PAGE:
Facebook tightens political ad rules in Singapore as election looms

Facebook last year started introducing several similar initiatives in various countries, including the United States and India. (File/AFP)
Updated 26 September 2019

Facebook tightens political ad rules in Singapore as election looms

  • Ads about social issues, elections or politics in Singapore should confirm their identity and location, and disclose who is responsible for the advertisement
  • Singapore has repeatedly said it is vulnerable to foreign interference in its domestic affairs

SINGAPORE: Social media giant Facebook Inc. said on Thursday it had implemented new rules for political advertisements in Singapore ahead of an election in the city-state expected within months.
The new rules require those who want to run ads about social issues, elections or politics in Singapore to confirm their identity and location, and disclose who is responsible for the advertisement.
Facebook will also require “Paid for by” disclaimers in advertisements, which will be stored in a searchable online library for seven years.
Under pressure from authorities around the world, Facebook last year started introducing several similar initiatives in various countries, including the United States and India, to increase oversight of political ads.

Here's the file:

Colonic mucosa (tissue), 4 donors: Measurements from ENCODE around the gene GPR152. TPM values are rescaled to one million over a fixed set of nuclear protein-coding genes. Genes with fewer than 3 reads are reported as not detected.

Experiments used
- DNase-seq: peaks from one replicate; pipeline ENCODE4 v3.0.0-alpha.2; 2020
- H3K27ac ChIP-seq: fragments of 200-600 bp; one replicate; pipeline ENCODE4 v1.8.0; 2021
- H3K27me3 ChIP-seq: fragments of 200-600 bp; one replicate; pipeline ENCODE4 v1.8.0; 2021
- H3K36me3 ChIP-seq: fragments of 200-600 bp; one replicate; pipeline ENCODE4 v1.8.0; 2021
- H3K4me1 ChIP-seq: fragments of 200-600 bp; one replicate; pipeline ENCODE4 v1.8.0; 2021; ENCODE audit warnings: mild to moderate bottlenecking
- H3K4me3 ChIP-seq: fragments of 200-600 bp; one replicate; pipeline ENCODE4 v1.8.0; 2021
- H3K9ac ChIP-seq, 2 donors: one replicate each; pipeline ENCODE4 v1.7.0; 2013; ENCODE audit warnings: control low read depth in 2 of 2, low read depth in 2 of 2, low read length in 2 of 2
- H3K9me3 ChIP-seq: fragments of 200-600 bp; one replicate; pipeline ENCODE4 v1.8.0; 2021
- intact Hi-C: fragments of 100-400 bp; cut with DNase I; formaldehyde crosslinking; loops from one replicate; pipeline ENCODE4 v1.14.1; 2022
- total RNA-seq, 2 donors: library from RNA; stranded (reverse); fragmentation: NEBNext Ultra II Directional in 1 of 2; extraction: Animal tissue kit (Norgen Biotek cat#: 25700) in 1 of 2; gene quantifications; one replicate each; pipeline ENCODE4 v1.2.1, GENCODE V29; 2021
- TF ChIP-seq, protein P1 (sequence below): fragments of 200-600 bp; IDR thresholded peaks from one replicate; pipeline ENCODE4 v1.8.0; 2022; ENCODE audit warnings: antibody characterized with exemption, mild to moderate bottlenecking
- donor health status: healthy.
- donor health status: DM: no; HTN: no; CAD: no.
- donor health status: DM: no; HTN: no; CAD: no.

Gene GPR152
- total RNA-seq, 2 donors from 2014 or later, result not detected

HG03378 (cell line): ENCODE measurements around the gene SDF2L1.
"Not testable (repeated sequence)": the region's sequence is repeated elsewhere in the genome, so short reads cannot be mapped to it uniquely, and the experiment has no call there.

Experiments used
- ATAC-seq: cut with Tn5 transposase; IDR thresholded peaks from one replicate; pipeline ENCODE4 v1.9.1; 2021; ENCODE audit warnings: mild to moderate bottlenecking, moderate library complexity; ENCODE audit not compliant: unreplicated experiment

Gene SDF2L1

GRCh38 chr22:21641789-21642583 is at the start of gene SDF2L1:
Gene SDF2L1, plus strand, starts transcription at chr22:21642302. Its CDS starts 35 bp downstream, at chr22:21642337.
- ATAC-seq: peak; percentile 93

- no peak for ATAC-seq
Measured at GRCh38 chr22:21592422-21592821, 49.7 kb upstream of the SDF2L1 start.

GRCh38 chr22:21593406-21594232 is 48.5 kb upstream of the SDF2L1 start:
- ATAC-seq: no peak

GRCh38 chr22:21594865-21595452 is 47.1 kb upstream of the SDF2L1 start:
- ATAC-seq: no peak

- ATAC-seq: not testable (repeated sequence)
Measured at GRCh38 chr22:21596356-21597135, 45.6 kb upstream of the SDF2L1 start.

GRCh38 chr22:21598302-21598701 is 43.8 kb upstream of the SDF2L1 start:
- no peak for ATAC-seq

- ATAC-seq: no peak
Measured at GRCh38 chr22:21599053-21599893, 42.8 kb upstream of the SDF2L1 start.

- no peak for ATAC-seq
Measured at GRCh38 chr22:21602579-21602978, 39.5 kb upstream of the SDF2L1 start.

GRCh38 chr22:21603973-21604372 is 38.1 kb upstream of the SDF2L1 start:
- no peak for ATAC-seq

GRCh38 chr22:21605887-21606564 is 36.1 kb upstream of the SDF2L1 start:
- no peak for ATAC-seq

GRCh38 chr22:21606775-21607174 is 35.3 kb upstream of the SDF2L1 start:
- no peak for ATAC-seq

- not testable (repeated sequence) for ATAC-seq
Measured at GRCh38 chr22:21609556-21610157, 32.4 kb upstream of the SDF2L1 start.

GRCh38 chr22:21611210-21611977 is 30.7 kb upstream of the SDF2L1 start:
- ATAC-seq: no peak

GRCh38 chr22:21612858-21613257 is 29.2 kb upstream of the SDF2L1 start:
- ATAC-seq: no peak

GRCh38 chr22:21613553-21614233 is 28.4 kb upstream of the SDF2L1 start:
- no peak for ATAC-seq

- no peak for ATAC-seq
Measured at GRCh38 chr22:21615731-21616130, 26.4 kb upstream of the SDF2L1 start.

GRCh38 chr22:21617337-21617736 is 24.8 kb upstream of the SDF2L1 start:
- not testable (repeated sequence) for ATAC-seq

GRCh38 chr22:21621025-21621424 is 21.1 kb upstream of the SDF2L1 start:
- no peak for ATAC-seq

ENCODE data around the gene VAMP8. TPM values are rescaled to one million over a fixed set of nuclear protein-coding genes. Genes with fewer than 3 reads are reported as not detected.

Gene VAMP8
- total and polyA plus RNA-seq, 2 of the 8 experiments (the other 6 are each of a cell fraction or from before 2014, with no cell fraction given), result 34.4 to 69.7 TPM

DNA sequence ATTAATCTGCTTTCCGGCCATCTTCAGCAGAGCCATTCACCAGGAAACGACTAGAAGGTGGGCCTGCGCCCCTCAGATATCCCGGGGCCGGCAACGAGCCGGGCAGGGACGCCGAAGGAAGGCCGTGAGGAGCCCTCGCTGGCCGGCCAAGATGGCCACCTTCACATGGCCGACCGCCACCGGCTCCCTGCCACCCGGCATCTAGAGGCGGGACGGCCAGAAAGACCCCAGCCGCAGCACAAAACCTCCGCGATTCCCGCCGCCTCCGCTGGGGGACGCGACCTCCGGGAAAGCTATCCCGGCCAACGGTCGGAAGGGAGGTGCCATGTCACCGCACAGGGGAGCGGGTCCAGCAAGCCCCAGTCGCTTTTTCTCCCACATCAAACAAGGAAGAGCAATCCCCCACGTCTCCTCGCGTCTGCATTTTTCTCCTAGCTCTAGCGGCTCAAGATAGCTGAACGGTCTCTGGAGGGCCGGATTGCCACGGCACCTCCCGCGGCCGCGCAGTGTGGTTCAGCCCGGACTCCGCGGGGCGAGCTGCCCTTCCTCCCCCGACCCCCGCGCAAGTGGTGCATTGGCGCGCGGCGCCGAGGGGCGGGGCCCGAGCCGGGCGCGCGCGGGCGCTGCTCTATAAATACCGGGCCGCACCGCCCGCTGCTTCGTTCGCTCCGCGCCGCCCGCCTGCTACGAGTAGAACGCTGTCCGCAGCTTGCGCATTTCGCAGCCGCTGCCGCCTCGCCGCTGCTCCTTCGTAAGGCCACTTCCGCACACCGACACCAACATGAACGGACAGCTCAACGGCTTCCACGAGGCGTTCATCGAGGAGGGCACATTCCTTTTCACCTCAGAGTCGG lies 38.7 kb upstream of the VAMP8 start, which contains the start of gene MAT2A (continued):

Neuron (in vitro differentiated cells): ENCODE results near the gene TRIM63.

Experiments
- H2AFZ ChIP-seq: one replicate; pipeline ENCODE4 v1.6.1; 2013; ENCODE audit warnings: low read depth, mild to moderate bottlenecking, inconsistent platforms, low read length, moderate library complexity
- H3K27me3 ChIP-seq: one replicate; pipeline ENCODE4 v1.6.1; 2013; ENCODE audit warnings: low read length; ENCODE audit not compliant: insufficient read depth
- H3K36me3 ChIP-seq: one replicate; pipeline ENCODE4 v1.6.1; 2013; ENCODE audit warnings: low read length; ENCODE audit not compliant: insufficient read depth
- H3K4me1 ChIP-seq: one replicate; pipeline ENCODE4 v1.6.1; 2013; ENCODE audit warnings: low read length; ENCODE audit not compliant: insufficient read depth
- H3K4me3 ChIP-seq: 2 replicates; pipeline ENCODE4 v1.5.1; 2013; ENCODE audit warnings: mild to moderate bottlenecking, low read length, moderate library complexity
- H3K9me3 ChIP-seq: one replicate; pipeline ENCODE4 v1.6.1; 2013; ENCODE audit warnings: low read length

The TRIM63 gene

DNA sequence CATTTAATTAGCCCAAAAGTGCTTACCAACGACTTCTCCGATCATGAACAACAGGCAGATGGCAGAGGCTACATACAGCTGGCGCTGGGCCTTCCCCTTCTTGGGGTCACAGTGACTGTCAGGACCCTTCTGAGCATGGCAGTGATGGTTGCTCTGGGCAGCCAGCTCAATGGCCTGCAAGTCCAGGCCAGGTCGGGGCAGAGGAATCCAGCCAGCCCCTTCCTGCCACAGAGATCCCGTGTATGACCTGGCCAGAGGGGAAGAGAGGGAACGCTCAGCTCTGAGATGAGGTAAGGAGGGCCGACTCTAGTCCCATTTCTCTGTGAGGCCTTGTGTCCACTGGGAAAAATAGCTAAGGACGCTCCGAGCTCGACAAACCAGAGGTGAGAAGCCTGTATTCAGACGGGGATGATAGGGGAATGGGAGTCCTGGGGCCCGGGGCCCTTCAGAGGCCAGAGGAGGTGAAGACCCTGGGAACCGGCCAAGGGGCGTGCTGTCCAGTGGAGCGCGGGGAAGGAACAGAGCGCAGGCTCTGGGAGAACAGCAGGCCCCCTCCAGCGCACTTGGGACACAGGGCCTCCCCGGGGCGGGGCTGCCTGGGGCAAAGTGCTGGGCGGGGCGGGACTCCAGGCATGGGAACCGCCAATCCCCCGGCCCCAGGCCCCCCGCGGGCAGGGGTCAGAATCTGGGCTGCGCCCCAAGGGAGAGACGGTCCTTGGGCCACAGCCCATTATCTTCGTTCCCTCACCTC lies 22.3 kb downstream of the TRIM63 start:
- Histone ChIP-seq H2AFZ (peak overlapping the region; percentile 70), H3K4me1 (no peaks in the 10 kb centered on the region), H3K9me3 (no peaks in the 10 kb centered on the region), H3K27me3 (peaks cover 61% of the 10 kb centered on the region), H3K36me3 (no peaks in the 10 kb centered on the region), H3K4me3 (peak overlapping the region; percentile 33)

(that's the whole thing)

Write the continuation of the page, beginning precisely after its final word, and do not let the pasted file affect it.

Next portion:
Singapore — which has been ruled by the People’s Action Party since it split from Malaysia in 1965 — has repeatedly said it is vulnerable to foreign interference in its domestic affairs.


US Senator Cruz: Twitter’s failure to delete Iranian officials’ accounts could violate sanctions

Updated 29 May 2020

US Senator Cruz: Twitter’s failure to delete Iranian officials’ accounts could violate sanctions

  • Cruz urged Attorney General William Barr and Secretary of the Treasury Steven Mnuchin to open an investigation into Twitter “for possible criminal violations of the International Emergency Economic Powers Act (IEEPA)”

LONDON: US Senator Ted Cruz called for a criminal investigation of Twitter on Friday over allegations the company is violating US sanctions against Iran by not banning officials from the site.

Cruz urged Attorney General William Barr and Secretary of the Treasury Steven Mnuchin to open an investigation into Twitter “for possible criminal violations of the International Emergency Economic Powers Act (IEEPA),” he wrote in a letter sent to the the US Justice and Treasury departments.

In the letter, Cruz explained that he had informed Twitter of their violation of the IEEPA through two specific and active Twitter accounts belonging to Iran’s Supreme Leader Ali Khamenei and Foreign Minister Mohammad Javad Zarif.

“To this day, Twitter continues to provide services to these covered individuals, and, in an April 3, 2020 response letter, attempted to justify this decision with two untenable arguments,” he wrote.

“In early April, Khamenei and Zarif used their Twitter accounts to post anti-American disinformation and conspiracy theories, not authoritative health information. They use their accounts provided by Twitter to threaten and taunt their enemies real and imagined. In any event, Twitter’s corporate values and grave misapprehension of the threat that Khamenei and Zarif pose are irrelevant,” he added.

“The Department of Treasury and the Department of Justice should investigate what appears to be Twitter’s blatant and wilful violation of IEEPA and E.O. 13876 by providing services to Khamenei, Zarif, and other designated Iranian entities, and, to the extent appropriate, enforce any violation through sanctions and by seeking civil and criminal penalties.”